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Under Islamic law, jizya or jizyah (Arabic: جزية‎ ǧizyah IPA:? [dʒizja]; Ottoman Turkish: cizye; both derived from Pahlavi and possibly from Aramaic gaziyat[1]) is a per capita tax levied on a section of an Islamic state's non-Muslim citizens, who meet certain criteria. The tax is and was to be levied on able-bodied adult males of military age and affording power[2] (but with specific exemptions).[3][4] From the point of view of the Muslim rulers, jizya was a material proof of the non-Muslims' acceptance of subjection to the state and its laws, "just as for the inhabitants it was a concrete continuation of the taxes paid to earlier regimes."[5] In return, non-Muslim citizens were permitted to practice their faith, to enjoy a measure of communal autonomy, to be entitled to the Muslim state's protection from outside aggression, and to be exempted from military service and the zakat taxes obligatory upon Muslim citizens.[6][7][8]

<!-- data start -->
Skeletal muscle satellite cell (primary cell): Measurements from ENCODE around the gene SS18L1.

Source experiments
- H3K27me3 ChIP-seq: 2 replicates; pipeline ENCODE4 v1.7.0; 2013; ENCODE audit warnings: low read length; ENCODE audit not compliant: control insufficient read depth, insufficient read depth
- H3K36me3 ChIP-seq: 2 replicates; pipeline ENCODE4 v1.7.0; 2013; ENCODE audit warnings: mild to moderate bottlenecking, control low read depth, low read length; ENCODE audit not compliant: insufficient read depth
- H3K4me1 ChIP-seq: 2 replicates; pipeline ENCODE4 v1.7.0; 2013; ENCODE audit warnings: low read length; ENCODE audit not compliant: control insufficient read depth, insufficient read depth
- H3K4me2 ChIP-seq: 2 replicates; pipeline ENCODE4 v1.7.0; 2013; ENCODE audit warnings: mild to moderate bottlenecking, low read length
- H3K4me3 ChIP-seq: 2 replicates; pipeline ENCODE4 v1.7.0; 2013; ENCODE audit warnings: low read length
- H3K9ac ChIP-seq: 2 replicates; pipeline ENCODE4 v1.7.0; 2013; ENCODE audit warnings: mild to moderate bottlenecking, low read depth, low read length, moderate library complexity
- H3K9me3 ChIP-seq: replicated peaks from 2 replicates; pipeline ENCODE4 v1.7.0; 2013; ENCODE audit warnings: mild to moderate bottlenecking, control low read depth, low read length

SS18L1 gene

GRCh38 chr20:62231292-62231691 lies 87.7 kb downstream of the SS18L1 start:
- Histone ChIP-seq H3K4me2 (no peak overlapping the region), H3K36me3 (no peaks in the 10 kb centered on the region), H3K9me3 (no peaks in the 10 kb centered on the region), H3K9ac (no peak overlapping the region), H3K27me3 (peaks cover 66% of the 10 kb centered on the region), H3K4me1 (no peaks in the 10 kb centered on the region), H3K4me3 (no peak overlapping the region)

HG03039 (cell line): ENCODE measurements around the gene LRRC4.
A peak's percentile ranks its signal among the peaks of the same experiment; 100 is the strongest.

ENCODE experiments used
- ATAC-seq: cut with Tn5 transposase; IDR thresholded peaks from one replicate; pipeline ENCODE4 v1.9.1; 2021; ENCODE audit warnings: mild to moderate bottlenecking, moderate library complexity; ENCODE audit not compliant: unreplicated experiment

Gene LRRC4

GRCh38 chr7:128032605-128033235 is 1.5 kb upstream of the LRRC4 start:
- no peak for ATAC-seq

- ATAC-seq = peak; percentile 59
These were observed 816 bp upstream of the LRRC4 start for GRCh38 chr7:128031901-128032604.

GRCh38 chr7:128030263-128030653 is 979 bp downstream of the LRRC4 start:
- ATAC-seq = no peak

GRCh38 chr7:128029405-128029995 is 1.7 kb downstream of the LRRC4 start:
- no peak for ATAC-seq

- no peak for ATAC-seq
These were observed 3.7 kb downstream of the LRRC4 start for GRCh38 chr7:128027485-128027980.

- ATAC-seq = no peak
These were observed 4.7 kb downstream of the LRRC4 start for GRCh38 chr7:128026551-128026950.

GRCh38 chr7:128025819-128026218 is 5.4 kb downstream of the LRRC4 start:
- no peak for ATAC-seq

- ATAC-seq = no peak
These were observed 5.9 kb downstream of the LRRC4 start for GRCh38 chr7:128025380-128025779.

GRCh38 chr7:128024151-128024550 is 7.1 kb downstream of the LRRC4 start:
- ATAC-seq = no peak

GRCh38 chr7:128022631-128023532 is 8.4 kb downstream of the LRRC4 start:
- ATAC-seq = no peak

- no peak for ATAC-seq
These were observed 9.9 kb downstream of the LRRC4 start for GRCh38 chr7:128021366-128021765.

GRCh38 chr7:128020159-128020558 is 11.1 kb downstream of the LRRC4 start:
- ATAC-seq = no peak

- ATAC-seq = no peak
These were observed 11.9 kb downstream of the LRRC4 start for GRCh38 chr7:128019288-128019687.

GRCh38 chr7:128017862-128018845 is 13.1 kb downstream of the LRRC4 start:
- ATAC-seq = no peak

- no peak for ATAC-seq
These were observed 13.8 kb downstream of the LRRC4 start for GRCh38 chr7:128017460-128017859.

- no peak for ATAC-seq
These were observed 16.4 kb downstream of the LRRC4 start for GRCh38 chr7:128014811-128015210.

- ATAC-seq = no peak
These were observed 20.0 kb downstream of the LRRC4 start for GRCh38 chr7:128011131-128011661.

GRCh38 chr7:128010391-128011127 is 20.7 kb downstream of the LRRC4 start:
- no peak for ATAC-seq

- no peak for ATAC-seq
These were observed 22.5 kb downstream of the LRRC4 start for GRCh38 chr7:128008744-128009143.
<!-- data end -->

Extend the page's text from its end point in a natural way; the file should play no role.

The word jizya is derived from the root word that refers to “part”, hence taken from a part of the wealth of the non-Muslim citizens.[citation needed] In fact, the use of the word jizya was not even necessary. Al-Tabari wrote that some members of the Christian community asked the companion “Umar bin al-Khatab if they could refer to the jizya as sadaqah which literally means “charity”, which he approved of.[9]

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